function of size n=10 (Fig.2 (a)), n=20 (Fig.2 (b)), for both version of

SC, the global maximum is 710 . The results show that SEPSO

outperforms a standard PSO, independent of the problem size.

258

the turbulence operator doses not consider constraint information at all. By contrast, the constraint handling mechanism in SEPSO is more powerful and effective. The mixed TMNDs capture not only problem structures but also constraint information, and therefore more promising solutions are sampled afterwards. Consequently, the SEPSO outperforms the standard PSO with a turbulence operator.

V. CONCLUSIONS This paper has presented two strategies to enhance PSO for

continuous optimizations. Both enhancements were achieved by employing probabilistic models. Firstly, to discourage premature convergence of PSO, the authors suggest exploiting problem structures via building and using probabilistic models. We formulate this idea into the SEPSO algorithm which combines both the power of implicit and explicit modeling. Preliminary results on the SC problems show that the SEPSO successfully repels premature convergence and scales gracefully to high dimensions. Secondly, we extend the SEPSO to constrained optimizations, where linear inequality constraints and problem structures are modeled into mixed TMNDs. Preliminary result on a highly constrained optimization problem shows the proposed method outperforms some start-of-the-art versions of PSO using much less number of function evaluations.

Certainly, there is much work to be done further in our research. In our future work, this algorithm will be tested for a larger variety of problems. The work presented in this paper is focused on linear inequality constraints. Optimization problems with nonlinear constraints may be explored by approximate nonlinear constraints with linear-wise constraints, and that will be our future research. Nonetheless, the proposed two strategies are demonstrated as promising enhancements.

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[3] P. J. Angeline, Evolutionary optimization versus particle swarm optimization: philosophy and performance differences., in Proc. 7th International Conference on Evolutionary Programming VII, pp. 601-610, 1998

[4] R. Poli, W. B. Langdon, and O. Holland, Extending particle swarm optimization via genetic programming, in Proc. European Conference on Genetic Programming, Lausanne, Switzerland, pp. 291-300, 2005

[5] T. A. Victoire and A. E. Jeyakumar, Hybrid PSOSQP for economic dispatch with valve-point effect, Electric Power Systems Research, vol. 71, no. 1, pp. 51-59, 2004

[6] Q. J. Guo, H. B. Yu, and A. D. Xu. A hybrid PSO-GD based intelligent method for machine diagnosis. Digital Signal Processing, vol. 16, no. 4, pp. 402-418, 2006

[7] G. T. Pulido and C. A. C. Coello, A constraint handling mechanism for particle swarm optimization, in Proc. IEEE Congress on Evolutionary Computation, Oregon, Portland, pp. 1396-1403, 2004

[8] A. E. M. Zavala and A. H. Aguirre, Constrained optimization via particle evolutionary swarm optimization algorithm., in Proc. Genetic and Evolutionary Computation Conference, Washington, USA, pp. 209-216, 2005

[9] K. E. Parsopoulos and M. N. Vrahatis, Particle swarm optimization method for constrained optimization problems, in Proc. Euro-International Symposium on Computational Intelligence, Slovakia, 2002

[10] X. Hu and R. C. Eberhart, Solving constrained nonlinear optimization problems with particle swarm optimization, in Proc. World Multiconference on Systemics, Cybernetics and Informatics, Orlando, USA, 2002.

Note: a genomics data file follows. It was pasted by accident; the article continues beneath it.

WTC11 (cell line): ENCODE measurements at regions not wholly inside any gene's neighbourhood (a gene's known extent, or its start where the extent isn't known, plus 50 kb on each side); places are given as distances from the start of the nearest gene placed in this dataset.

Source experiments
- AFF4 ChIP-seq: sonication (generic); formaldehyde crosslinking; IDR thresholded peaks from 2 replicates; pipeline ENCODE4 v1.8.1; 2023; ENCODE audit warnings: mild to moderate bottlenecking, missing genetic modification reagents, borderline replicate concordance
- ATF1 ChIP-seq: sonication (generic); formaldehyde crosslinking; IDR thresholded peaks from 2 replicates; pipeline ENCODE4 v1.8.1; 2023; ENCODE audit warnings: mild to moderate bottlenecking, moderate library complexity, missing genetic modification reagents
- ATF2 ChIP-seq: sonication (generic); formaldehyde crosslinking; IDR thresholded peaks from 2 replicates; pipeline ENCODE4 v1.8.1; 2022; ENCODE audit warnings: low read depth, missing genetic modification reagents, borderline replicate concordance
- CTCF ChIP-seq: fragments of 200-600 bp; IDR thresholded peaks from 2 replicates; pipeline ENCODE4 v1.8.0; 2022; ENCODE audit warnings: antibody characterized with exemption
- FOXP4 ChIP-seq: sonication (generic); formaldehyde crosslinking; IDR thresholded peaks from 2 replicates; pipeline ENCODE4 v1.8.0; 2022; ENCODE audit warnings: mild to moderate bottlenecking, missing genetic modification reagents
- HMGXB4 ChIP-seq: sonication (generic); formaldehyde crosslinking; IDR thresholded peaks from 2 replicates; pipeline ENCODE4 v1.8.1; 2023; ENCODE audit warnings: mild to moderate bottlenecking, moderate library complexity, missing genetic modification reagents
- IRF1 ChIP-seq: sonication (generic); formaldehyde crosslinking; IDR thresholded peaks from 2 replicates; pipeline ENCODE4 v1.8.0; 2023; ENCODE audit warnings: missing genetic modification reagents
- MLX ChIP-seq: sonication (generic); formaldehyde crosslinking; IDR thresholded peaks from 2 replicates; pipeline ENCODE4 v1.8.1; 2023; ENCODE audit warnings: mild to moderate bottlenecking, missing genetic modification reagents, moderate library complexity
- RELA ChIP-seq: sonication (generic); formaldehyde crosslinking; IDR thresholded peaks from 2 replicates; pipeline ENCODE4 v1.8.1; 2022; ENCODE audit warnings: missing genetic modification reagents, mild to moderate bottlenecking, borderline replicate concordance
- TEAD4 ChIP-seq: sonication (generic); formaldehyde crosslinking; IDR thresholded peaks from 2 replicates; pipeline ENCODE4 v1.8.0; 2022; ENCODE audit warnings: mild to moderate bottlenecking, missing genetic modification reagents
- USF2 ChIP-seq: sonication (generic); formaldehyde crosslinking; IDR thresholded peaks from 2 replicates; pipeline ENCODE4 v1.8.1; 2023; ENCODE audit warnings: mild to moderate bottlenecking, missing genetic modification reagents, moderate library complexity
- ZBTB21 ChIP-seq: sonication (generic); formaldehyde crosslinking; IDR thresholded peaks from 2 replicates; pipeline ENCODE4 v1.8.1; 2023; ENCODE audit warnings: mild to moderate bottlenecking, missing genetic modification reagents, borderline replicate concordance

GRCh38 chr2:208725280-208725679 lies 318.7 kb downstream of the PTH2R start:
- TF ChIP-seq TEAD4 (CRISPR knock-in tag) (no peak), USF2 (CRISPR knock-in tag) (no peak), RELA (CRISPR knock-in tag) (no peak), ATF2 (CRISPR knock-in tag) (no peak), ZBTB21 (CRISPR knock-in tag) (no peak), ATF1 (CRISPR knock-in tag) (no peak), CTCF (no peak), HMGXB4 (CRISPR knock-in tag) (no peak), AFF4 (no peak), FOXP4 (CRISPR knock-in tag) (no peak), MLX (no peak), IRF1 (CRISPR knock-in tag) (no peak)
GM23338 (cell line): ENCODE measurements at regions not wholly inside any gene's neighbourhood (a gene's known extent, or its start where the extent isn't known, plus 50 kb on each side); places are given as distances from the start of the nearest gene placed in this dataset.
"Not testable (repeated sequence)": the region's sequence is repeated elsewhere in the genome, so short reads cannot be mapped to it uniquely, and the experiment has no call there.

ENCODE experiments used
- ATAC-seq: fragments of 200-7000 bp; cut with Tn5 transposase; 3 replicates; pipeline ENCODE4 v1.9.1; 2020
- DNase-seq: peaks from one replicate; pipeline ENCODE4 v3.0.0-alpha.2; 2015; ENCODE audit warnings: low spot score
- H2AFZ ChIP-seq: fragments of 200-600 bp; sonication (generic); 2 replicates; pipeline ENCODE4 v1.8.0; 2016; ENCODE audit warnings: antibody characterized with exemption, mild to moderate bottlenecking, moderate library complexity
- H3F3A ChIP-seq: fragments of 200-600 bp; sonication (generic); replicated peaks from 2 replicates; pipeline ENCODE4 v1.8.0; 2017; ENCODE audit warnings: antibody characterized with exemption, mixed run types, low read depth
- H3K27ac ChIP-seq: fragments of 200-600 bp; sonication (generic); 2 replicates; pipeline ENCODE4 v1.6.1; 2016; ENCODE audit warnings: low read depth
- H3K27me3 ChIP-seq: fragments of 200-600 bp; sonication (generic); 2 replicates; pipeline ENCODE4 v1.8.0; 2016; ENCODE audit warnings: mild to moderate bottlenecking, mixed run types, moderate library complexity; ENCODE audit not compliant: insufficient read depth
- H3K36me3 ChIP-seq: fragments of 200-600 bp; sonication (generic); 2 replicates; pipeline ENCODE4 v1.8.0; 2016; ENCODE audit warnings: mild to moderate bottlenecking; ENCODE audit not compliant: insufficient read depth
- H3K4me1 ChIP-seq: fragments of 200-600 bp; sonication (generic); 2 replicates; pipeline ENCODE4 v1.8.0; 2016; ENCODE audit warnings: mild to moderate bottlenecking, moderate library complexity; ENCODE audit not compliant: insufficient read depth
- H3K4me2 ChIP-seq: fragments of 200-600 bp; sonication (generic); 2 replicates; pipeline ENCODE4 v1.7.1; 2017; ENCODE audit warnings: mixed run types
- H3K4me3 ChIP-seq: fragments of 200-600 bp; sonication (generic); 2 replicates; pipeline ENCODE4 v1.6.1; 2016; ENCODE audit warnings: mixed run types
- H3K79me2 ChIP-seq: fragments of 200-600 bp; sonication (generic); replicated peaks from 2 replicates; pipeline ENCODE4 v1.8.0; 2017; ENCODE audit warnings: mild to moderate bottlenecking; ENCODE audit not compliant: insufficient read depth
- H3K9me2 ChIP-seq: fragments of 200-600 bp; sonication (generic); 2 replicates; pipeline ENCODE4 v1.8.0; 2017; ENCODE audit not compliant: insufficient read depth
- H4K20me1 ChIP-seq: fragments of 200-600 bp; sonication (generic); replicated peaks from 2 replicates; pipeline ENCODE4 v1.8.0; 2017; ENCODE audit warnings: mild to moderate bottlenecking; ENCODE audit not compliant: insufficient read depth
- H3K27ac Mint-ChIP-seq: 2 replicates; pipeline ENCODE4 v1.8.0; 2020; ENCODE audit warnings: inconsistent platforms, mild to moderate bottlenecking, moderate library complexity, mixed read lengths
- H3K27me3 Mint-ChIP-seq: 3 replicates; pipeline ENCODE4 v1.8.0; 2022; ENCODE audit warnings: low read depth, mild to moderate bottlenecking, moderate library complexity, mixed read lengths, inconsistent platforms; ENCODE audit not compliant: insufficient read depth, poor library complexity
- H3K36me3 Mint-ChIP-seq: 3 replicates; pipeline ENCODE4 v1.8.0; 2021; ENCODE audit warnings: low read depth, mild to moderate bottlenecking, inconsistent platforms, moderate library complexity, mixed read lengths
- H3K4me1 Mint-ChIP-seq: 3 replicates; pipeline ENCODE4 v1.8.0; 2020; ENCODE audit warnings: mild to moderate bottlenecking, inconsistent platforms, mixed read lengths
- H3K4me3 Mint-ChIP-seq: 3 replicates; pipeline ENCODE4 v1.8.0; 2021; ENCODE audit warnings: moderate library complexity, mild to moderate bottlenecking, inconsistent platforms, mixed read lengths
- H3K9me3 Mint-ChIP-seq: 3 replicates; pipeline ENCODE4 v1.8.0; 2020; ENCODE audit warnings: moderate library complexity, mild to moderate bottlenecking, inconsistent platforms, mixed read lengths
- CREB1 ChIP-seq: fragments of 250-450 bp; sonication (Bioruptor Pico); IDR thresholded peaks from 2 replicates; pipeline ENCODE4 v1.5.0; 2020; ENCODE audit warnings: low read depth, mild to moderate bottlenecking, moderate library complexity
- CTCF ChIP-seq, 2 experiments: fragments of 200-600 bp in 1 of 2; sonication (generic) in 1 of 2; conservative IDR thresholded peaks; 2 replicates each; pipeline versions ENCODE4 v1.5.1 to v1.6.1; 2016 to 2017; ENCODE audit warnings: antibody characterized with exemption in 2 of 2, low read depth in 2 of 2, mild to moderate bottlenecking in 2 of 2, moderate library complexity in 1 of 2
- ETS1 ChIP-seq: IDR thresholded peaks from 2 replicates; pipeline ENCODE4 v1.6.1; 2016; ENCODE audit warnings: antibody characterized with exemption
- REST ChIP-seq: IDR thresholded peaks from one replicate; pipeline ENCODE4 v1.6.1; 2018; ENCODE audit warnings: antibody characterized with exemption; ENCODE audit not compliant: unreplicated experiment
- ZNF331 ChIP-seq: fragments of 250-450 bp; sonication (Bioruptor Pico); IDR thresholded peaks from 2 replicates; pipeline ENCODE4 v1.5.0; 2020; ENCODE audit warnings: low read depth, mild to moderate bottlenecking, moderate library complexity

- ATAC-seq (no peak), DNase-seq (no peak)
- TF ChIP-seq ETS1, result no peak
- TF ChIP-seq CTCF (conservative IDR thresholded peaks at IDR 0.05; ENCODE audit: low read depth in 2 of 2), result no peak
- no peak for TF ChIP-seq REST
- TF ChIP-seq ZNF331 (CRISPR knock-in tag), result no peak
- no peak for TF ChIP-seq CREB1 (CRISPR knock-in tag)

[11] M. Peliken, D. E. Goldberg , and F. G. Lobo, A survey of optimization by building and using probabilistic models, Computational Optimization and Applications, vol. 21, no. 1, pp. 5-20, 2002

[12] J. Geweke, Efficient simulation from the multivariate normal and student-t distributions subject to linear constraints and the evaluation of constraint probabilities, Tech. Rep., University of Minnesote, Dept. of Economics, 1991

[13] Y. Shi and R. C. Eberhart, A modified particle swarm optimizer., in Proc. IEEE Congress on Evolutionary Computation, Piscataway, NJ, P. pp. 69-73, 1998

[14] P. Larranaga and J. A. Lozano, Estimation of Distribution Algorithms: A New Tool for Evolutionary Computation, Kluwer Academic Publishers, 2001.

[15] P. A. N. Bosman, Design and application of iterated density estimation evolutionary algorithms, Ph. D. Thesis, Utrecht University, TB Utrecht, The Netherlands, 2003.

[16] S. Kotz, N. Balakrishnan, and N. L. Johnson, Continuous Multivariate Distributions,Vol. 2 of Wiley Series in Probability and Statistics, John Wiley and Sons, 2000

[17] S. Koziel and Z. Michalewicz, Evolutionary algorithms, Homomorphous mappings, and constrained parameter optimization, Evolutionary computation. vol. 7, no. 1, pp. 19-44, 1999

[18] Z. Michalewicz, K. Deb, M. Schmidt, et al. Towards understanding constraint-handling methods in evolu-tionary algorithms,. in Proc. IEEE Congress on Evolutionary Computation, Washington, USA, pp. 581- 588, 1999

[19] V. A. Hajivassiliou, D. L. McFadden, and P. A. Ruud, Simulation of multivariate normal orthan probabilities: Methods and programs, Tech. Rep., M.I.T., 1990.

[20] S. Baluja and R. Caruana, Removing the genetics from the standard genetic algorithm, in Proc. 12th International Conference on Machine Learning, Madison, Wisconsin, pp. 38- 46, 1995

Fig. 3 The plot shows the average function values of the current best solutions over the number of function evaluations. Results are presented for the G01 problem where the global minimum is -15 .The results show that SEPSO outperforms a standard PSO with a turbulence operator.